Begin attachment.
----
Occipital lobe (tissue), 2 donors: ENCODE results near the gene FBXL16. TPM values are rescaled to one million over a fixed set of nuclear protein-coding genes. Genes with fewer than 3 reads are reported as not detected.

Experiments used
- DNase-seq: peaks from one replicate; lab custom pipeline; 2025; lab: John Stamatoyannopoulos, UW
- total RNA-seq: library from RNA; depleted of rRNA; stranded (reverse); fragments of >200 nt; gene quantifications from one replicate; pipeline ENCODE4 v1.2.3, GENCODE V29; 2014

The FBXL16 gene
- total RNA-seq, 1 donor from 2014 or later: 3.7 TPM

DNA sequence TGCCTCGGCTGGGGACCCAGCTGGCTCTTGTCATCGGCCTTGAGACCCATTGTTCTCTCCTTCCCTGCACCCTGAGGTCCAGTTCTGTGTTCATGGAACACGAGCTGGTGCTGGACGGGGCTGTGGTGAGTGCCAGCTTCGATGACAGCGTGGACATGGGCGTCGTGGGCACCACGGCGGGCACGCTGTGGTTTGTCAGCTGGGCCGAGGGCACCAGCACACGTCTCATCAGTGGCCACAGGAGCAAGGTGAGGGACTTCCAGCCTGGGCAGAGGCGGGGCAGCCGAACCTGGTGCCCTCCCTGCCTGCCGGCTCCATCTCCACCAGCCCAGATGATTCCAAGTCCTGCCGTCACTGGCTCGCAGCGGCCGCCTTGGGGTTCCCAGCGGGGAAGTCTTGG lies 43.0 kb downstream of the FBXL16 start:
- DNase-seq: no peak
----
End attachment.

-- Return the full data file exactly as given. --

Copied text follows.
Occipital lobe (tissue), 2 donors: ENCODE results near the gene FBXL16. TPM values are rescaled to one million over a fixed set of nuclear protein-coding genes. Genes with fewer than 3 reads are reported as not detected.

Experiments used
- DNase-seq: peaks from one replicate; lab custom pipeline; 2025; lab: John Stamatoyannopoulos, UW
- total RNA-seq: library from RNA; depleted of rRNA; stranded (reverse); fragments of >200 nt; gene quantifications from one replicate; pipeline ENCODE4 v1.2.3, GENCODE V29; 2014

The FBXL16 gene
- total RNA-seq, 1 donor from 2014 or later: 3.7 TPM

DNA sequence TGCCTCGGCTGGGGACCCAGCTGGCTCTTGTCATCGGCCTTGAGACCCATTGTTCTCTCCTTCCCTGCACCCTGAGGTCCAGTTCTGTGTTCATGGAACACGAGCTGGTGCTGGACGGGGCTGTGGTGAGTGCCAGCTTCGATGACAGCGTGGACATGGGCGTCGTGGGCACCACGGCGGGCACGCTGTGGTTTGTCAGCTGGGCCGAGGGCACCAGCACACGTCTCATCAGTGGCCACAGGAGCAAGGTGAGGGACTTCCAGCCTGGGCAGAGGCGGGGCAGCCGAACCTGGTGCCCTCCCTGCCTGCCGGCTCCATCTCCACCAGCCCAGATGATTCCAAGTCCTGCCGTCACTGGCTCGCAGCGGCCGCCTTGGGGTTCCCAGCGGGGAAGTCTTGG lies 43.0 kb downstream of the FBXL16 start:
- DNase-seq: no peak